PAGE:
This article was first published on Corporate Compliance Insights on February 26, 2014.
Formed through legislation signed by President Gerald Ford in 1976, the Office of the Inspector General (“OIG”) is one federal agency that should never be underestimated by those in the health care industry. In its pursuit to protect the integrity of health care programs and the welfare of their beneficiaries, the OIG boasts the power to determine the fate of most health care providers through standards both objective (42 U.S.C. § 1320a-7(a) – Mandatory Exclusions) and subjective (42 U.S.C. § 1320a-7(b) – Permissive Exclusions). While those unfortunate enough to find themselves on the List of Excluded Individuals and Entities (LEIE) may at times disagree, the pellucidity with which the OIG enforces its statutory directive is in perfect alignment with the transparency through which the agency insists providers conduct their business.
However, providers should take some comfort in knowing the OIG does not safeguard health care in the manner of state patrolmen utilizing a surreptitious web of “speed traps,” which some states limit in part to prevent “clandestine methods of traffic enforcement designed to augment local revenues through exorbitant fines.” Dyer v. Department of Motor Vehicles, 163 Cal. App. 4th 161, 169 (2008). While the OIG consistently produces record-breaking recoveries of funds, it continues to issue an annual warning to providers about the areas in health care on which it plans to focus over the coming twelve months. Entitled the “Work Plan,” health care providers would be wise to read each and every word on the 101-page update for 2014. For those still unconvinced, unwilling or unable to pour through this winter classic, the following summary offers highlights from the OIG’s most recent annual opus.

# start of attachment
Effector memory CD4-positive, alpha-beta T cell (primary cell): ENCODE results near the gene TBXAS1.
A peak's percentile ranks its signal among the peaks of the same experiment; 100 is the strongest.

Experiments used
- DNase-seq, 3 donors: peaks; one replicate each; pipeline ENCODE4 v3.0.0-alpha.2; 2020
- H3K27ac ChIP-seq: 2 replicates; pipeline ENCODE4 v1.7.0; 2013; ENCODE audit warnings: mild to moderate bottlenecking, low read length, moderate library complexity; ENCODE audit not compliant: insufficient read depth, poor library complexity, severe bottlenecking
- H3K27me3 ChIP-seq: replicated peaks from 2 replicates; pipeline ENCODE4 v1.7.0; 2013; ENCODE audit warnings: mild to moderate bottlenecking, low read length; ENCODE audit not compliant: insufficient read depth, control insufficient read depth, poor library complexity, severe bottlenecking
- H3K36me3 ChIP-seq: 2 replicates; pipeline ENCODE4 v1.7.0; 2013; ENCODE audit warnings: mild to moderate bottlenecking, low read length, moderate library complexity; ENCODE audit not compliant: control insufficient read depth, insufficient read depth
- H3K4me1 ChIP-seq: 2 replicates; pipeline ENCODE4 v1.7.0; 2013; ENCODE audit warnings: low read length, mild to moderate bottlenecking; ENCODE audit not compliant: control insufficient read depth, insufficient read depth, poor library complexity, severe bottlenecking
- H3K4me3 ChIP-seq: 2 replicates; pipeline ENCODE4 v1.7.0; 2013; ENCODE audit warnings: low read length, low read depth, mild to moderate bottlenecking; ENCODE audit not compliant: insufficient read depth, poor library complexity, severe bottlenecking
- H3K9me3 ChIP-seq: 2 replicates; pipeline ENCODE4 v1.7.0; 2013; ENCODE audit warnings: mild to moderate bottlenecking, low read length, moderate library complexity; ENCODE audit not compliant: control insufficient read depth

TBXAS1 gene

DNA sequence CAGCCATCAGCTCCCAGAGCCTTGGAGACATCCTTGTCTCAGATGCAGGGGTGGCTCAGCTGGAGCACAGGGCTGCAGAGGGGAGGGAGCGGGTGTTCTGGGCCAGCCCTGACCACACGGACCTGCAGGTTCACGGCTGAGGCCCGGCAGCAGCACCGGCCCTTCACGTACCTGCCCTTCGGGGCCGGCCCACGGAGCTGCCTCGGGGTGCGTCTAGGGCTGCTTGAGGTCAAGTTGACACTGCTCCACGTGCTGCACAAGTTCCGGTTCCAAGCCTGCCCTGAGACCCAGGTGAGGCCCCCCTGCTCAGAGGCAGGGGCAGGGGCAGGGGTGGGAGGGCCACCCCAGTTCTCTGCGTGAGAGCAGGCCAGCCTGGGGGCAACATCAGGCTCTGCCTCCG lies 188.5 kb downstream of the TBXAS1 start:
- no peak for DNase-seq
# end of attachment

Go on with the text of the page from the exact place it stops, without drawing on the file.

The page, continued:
Hospitals and Other Providers
Though it has traditionally been considered an extension of the False Claims Act, OIG oversight is no longer limited to billing and collection, but now extends to cover the entire revenue cycle process. As a means to identify improper conduct by hospitals, the OIG intends to review inpatient admission criteria and standards. This particular focus is inextricably connected with the “two midnight benchmark” (recently delayed by the Centers for Medicare & Medicaid Services (“CMS”) until September, 2014) which addresses salient guidance in identifying appropriate inpatient care for those beneficiaries expected to need at least two nights of hospital care, lest the admission be deemed an outpatient stay.